Helen Hayes’ name may not grace the marquee of a Broadway theater for much longer, but the man who’s shopping the building’s naming rights says the new venue will remember “the first lady of the American theater” in some way.
Casey Reitz, the executive director of Second Stage Theatre, which is negotiating the purchase of the Helen Hayes Theatre on Broadway, said the nonprofit will find a way to honor the beloved Nyack resident, who died on St. Patrick’s Day 1993.
The news that the theater would likely be renamed — and that the Hayes name would leave Broadway after 60 years atop marquees — brought swift reaction. Cyndi Lauper, a Tony-winner for “Kinky Boots,” tweeted: “Wow, seriously going to rename the theater? No sense of history. What is NYC coming to?”
Reitz, whose name is pronounced “Ritz,” said it was too early to be specific about how the new Second Stage would memorialize Hayes — who was in 46 Broadway productions and won the first best-actress Tony Award, in a tie with Ingrid Bergman in 1947. Reitz said he has been in touch with CMG, the firm that handles the Hayes estate.
“We’re trying to start a conversation about trying to find a way to help ensure that we can maintain Helen Hayes’ legacy on the theater in some form or fashion, which is certainly something we’ve been thinking about for a long time. I said ‘Let me send you some information on the theater and you can absorb that, and hopefully we can have a conversation and see what’s possible.
“We certainly recognize the importance of Helen Hayes and always wanted to not just wipe the slate clean and pretend she didn’t exist or the name didn’t exist,” Reitz said. “We want to find a way to honor her. One of the former owners of the building is honored in the building in some way, so we want to find a way to pay attention to what has come before us.”
The name above the marquee is just about the only thing Second Stage can change on the landmarked exterior of the original structure, built in 1912 as The Little Theatre. But the part of the building that was appended in the ‘20s is not landmarked.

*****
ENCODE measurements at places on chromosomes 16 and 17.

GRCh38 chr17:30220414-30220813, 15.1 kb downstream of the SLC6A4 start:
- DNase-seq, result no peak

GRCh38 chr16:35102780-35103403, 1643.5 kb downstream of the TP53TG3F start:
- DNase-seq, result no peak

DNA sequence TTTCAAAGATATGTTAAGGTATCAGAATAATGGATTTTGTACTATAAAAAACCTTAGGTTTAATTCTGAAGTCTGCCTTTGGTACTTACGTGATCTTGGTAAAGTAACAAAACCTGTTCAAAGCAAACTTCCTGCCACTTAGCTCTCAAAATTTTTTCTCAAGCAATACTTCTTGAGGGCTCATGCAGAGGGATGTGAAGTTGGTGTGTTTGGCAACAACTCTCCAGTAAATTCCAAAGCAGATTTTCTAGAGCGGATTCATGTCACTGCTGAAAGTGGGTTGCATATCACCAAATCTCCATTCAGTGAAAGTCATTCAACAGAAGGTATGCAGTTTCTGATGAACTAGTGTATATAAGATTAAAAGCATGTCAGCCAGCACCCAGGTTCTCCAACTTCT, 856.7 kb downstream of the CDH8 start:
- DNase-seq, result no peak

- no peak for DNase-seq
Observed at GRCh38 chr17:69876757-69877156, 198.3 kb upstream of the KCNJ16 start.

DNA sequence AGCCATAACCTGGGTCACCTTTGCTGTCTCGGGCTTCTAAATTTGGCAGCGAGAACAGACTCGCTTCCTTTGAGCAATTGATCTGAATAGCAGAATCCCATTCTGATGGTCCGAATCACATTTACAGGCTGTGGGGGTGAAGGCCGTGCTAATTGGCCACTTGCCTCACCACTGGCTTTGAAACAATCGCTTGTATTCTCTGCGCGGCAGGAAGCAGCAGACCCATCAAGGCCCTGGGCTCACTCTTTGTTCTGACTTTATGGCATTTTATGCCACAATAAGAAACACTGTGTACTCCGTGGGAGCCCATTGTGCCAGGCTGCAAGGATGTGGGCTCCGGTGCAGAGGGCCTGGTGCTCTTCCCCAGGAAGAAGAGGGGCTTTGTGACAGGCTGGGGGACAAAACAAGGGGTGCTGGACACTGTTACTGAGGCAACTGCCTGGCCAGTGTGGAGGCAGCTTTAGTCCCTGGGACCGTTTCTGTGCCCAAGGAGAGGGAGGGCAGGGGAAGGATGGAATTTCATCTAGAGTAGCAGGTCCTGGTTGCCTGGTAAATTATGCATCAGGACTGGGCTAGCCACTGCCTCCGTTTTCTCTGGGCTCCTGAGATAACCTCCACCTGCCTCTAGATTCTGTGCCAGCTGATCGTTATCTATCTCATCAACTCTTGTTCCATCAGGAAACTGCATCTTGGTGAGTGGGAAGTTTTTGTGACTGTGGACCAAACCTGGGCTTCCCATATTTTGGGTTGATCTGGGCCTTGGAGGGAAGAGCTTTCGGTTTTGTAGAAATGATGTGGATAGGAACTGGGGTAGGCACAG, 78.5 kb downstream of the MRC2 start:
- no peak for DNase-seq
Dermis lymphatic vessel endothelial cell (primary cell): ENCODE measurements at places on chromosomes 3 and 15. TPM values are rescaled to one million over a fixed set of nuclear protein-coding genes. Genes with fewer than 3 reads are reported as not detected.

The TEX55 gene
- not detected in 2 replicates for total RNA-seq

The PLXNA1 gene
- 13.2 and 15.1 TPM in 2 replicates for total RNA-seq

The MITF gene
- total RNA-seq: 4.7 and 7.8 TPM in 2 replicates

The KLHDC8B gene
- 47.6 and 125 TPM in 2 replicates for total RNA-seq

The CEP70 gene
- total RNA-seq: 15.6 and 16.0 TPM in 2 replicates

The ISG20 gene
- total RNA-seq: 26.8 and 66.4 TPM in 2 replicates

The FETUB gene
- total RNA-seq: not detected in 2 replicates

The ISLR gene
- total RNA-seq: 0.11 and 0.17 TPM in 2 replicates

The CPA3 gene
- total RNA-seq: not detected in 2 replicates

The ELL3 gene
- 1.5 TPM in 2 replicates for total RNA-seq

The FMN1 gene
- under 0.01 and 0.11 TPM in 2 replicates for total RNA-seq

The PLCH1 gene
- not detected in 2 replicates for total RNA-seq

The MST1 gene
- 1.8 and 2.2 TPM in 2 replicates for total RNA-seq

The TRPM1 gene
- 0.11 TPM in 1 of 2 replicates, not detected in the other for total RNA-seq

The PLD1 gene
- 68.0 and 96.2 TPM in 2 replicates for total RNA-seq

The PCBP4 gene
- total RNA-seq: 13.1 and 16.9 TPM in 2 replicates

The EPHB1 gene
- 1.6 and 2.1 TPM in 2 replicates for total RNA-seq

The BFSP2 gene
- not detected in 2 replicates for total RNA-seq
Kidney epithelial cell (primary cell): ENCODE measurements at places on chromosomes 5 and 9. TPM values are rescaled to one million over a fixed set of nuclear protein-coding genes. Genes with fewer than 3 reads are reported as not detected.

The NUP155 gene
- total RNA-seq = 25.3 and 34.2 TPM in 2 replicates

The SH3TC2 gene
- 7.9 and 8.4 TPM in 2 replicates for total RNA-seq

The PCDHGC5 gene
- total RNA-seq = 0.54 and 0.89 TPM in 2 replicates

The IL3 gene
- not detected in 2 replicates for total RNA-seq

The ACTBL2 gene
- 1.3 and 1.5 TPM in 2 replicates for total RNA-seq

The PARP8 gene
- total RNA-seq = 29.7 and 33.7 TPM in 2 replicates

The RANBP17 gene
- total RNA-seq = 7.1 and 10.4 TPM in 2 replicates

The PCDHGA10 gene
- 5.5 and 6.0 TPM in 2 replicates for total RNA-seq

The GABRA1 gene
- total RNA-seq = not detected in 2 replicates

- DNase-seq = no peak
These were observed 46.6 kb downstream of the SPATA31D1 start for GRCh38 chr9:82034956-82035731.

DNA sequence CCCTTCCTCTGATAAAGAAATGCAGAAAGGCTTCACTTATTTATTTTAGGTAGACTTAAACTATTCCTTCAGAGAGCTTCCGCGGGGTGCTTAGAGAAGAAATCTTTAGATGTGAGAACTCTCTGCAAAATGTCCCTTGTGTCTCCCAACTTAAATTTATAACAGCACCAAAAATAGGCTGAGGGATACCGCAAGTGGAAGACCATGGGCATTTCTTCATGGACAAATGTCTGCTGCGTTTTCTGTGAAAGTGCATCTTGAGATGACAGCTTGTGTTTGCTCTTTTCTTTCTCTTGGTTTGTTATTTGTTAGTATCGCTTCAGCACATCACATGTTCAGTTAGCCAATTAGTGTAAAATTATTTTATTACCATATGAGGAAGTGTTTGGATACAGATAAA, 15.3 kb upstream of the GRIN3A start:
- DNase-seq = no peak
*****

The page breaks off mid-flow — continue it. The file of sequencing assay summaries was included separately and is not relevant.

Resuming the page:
Reitz said that the original theater had no balcony. Ten years later, the owners bought the townhouse next door, combined the buildings and built a balcony to add seats.
“It’s pretty cool,” Reitz said. “You can see almost where the seam is and the stairwell to take you up to the balcony is housed within this old townhouse and that’s where the stage door is. The exterior of that building is not landmarked.”
Even with the added balcony, the Hayes is Broadway’s smallest theater, seating fewer than 600. Its current tenant, “Rock of Ages,” closes its five-year run at the Hayes on Jan. 18.
Asked if it were possible for the Hayes name to be included in the naming rights, Reitz paused.
“It’s hard to say,” he said. “I think that whoever we partner with to name the theater would have a say in that. I couldn’t speak for them. I’ve seen that happen before. The most recent one I can remember was when it was the Cadillac Winter Garden Theater. And it’s now the Winter Garden Theater again. I don’t know how that deal came to be or why it went away. My sense is that people want it to be their name and we’re going to have to circle in Second Stage’s name to that, as well.”
Thinking of that, of selling the rights to the name and having Second Stage in the name and being asked about retaining Helen Hayes’ name, Reitz chuckled.
“It’s going to take days to say the name of the theater,” he said with a laugh.
Naming rights can expire, Reitz said, “but in general, what I’ve seen is that if it’s an individual or a state they tend to be more in perpetuity and if it’s a corporation, they tend to have expiration dates.”
Second Stage currently has two Off-Broadway theaters.
The Tony Kiser Theatre, at 43rd Street and Eighth Avenue, was named for a longtime Second Stage board member.
The McGinn/Cazale Theatre, at Broadway and 76th Street, was named for actor Walter McGinn (the late husband of Second Stage co-founder Robyn Goodman) and John Cazale, who played Fredo Corleone in “The Godfather.”
Photos: Actress Helen Hayes is honored at the American Field Service salute in New York City on Aug.5, 1975. (AP Photo/Carlos Rene Perez) The Helen Hayes Theatre marquee may be a thing of the past after Second Stage Theatre buys the Broadway house and sells the naming rights. Photo by Carucha L. Meuse/The Journal News.